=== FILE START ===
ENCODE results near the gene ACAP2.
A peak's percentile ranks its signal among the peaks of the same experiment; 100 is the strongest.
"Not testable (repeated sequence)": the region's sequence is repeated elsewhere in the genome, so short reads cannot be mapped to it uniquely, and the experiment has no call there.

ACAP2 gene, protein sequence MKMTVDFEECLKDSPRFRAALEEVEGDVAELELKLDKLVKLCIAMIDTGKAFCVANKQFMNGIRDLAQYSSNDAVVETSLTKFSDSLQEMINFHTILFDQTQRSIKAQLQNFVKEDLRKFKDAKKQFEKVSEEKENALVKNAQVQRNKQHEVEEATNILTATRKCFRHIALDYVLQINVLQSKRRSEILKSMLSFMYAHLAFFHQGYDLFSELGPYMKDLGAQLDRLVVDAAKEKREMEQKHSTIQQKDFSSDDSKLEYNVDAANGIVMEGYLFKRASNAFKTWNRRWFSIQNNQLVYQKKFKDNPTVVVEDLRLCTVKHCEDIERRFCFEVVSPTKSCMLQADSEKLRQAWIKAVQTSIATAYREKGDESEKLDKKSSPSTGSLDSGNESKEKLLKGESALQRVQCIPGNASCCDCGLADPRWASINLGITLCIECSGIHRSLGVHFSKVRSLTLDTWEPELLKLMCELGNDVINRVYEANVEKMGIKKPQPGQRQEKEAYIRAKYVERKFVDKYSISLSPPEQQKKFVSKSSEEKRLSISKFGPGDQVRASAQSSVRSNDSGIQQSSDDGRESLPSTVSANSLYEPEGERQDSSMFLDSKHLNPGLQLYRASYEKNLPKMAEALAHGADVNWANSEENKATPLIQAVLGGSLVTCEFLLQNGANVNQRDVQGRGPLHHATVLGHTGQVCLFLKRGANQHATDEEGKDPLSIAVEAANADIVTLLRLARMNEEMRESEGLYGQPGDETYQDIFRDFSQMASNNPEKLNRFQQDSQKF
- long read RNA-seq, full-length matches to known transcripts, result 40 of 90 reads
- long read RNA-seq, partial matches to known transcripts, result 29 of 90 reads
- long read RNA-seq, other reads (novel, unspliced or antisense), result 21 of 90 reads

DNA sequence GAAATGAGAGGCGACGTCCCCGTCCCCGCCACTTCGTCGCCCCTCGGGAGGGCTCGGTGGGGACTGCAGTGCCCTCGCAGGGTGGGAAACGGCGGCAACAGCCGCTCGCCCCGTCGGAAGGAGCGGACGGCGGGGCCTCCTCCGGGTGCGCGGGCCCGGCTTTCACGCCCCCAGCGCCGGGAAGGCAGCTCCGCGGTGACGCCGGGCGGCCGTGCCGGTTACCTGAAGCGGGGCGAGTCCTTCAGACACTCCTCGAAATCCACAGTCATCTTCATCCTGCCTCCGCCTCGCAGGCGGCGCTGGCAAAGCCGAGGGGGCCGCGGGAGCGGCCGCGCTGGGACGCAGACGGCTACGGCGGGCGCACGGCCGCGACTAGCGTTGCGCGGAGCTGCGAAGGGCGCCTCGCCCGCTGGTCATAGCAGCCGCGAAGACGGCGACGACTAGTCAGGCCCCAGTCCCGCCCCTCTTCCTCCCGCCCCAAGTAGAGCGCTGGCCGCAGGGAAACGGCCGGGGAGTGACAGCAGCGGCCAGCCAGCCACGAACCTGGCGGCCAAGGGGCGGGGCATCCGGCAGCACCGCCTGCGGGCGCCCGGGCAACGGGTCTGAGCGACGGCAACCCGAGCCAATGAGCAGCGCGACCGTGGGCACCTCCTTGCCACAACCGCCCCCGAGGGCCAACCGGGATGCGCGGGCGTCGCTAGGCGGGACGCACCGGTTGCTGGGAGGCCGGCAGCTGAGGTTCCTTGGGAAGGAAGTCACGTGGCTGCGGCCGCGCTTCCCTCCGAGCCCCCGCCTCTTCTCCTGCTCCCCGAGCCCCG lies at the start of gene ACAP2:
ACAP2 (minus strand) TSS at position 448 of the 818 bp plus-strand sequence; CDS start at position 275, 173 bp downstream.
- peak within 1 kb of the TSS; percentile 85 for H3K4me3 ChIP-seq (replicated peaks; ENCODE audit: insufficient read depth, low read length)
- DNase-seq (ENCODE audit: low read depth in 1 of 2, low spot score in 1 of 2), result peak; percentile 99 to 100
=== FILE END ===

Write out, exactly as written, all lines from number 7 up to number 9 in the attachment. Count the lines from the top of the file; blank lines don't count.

- long read RNA-seq, other reads (novel, unspliced or antisense), result 21 of 90 reads

DNA sequence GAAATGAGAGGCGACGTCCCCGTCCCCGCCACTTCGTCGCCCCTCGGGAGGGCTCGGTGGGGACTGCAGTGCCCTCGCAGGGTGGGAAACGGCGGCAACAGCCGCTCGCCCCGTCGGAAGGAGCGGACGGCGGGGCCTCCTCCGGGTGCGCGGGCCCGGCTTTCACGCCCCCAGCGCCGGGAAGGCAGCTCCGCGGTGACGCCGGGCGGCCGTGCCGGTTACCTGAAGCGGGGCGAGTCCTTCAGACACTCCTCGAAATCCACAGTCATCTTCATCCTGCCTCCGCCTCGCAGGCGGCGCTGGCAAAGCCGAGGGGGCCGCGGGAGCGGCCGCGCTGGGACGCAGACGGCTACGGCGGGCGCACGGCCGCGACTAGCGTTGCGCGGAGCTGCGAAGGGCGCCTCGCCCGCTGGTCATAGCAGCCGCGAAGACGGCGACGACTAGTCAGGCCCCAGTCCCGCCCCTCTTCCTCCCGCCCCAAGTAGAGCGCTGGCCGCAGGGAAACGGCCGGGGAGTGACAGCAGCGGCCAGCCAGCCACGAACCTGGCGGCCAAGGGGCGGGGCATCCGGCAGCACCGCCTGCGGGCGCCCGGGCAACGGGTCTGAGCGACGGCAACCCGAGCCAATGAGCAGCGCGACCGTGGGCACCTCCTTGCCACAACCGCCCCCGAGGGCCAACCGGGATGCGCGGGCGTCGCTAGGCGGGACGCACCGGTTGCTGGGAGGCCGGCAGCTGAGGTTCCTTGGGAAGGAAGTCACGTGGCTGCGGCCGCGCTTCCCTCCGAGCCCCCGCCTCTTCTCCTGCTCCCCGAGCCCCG lies at the start of gene ACAP2:
ACAP2 (minus strand) TSS at position 448 of the 818 bp plus-strand sequence; CDS start at position 275, 173 bp downstream.